Amid The Pandemic, Businesses Were Challenged To Abruptly Rethink, Revise, And Reimagine How To Sustain And Thrive.
When the going gets tough, entrepreneurial-minded owners capture opportunity in times of chaos. To stay successful, businesses have to be wildly flexible and reach beyond their comfort zones to adapt, innovate, and overcome unprecedented challenges.
Here, we’d like to showcase three Deeley Insurance Group clients who are staying relevant and resilient while supporting their community during these months of need.
A Maker Mentality
When Plak That started as a grassroots printing company making wood-board mementos, Wyatt Harrison was operating out of his Ocean City garage. Soon after, his business evolved into producing commercial signs, tap handles, point-of-sale displays, trophies, and awards. Because Plak That has flat-bed printing capabilities and a CNC router, the business services a niche. “This allows us to cut shapes and maximize our yield and efficiencies,” Harrison says of the technology.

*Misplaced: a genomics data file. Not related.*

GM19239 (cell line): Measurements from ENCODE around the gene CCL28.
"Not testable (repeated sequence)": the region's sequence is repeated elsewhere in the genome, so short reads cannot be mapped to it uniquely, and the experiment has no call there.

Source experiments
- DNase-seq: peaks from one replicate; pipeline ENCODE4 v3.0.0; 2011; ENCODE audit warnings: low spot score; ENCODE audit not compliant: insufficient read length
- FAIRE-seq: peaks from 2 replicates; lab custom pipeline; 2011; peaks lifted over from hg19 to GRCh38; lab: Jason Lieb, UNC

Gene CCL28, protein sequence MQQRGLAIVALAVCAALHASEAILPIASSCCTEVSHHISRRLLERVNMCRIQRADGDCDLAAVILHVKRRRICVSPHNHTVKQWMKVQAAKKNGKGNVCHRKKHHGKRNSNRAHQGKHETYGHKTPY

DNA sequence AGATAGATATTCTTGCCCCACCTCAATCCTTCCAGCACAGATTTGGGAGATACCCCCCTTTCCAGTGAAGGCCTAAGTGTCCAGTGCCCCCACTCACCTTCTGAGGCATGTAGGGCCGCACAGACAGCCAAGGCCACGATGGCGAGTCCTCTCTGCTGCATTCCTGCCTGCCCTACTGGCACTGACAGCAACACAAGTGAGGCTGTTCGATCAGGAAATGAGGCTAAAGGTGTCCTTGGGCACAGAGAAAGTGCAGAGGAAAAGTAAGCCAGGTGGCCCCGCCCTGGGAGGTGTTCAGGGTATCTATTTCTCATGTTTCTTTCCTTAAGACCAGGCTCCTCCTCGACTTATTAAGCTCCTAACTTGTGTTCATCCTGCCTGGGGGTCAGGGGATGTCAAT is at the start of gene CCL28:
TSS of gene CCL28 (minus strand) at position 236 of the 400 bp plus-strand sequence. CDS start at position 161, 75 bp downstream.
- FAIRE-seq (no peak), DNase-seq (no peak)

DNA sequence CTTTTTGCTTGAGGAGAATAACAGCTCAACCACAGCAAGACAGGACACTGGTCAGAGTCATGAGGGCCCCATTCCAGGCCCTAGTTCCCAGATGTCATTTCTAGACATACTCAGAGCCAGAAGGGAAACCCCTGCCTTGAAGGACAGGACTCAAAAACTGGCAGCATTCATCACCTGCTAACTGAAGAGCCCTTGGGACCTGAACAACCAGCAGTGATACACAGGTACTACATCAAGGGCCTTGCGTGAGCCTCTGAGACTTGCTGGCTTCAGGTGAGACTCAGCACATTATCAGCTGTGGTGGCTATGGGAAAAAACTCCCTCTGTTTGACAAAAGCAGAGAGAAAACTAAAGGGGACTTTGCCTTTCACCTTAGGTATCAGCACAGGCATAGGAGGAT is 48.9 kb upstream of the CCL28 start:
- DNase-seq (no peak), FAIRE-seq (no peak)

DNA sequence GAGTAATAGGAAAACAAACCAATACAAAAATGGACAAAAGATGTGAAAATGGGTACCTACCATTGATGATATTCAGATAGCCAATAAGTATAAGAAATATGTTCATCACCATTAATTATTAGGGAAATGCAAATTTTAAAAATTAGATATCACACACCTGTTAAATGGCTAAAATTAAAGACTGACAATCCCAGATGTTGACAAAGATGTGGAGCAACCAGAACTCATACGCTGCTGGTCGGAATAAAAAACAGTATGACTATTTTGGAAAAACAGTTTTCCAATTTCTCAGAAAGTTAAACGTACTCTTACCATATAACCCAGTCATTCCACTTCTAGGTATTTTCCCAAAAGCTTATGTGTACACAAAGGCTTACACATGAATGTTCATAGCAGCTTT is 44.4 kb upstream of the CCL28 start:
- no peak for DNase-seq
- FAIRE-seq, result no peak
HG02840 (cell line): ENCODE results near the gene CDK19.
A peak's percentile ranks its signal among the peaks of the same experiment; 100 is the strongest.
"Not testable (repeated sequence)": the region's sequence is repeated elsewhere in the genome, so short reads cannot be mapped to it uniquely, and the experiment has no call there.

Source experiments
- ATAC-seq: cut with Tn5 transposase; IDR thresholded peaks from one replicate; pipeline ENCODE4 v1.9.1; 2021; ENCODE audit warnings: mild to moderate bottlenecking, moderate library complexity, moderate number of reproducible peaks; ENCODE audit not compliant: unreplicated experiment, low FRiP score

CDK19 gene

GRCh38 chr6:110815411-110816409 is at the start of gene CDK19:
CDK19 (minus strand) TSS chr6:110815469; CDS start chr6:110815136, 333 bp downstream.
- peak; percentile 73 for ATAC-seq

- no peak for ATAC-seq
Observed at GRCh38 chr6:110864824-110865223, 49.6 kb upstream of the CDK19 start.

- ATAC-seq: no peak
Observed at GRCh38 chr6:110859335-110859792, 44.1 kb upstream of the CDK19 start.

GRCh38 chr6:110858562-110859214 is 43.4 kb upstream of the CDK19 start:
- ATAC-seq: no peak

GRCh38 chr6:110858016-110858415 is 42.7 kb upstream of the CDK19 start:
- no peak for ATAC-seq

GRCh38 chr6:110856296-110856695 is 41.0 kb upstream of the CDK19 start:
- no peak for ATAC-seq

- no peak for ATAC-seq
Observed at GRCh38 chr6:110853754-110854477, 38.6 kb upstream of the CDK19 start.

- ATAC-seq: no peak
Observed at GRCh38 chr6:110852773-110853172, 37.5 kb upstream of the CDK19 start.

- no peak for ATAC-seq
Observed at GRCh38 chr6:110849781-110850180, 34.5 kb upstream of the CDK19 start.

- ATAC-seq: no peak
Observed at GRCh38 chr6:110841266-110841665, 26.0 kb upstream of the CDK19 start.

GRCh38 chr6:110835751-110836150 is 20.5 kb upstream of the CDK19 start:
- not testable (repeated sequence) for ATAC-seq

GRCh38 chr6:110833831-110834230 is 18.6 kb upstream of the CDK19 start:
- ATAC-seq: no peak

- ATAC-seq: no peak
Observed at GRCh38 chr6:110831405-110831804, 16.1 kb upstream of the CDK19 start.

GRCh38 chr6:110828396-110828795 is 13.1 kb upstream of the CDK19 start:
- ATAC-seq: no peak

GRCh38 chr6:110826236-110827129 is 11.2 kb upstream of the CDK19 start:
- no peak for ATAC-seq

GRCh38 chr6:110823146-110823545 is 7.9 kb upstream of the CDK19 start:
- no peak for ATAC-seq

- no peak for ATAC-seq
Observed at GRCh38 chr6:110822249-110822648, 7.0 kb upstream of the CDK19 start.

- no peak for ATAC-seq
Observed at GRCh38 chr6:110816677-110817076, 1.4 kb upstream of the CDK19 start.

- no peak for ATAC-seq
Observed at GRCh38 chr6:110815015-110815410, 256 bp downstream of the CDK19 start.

When the pandemic hit, large corporate orders were put on hold. Bars and restaurants temporarily closed and cancelled orders for tap handles. Businesses with scheduled renovation projects called to say they were not moving forward with signage right away.
Harrison looked at the ample acrylic material on his shelves that would not be put to use for awards or trophies. Then he plugged into the maker and printing communities, discovering how creative entrepreneurs were leveraging their inventory and equipment to help the community.
Plak That introduced plexiglass and acrylic sneeze guards, along with clear partitions customized for businesses. The CNC machine allows for making pass-throughs and holes for hanging the barriers. Plak That donated hundreds of guards to firefighters, the Ocean City Police Department, and healthcare professionals.
The new line of products allowed Plak That to continue operating. “We were able to keep our lights on while providing products that help local businesses and others stay safe,” Harrison says.
Meanwhile, Harrison returned to his roots of mementos and décor, and the influx of online shopping has driven his e-commerce numbers. He says, “It’s going through the roof, and we are already gearing up for the holiday season.”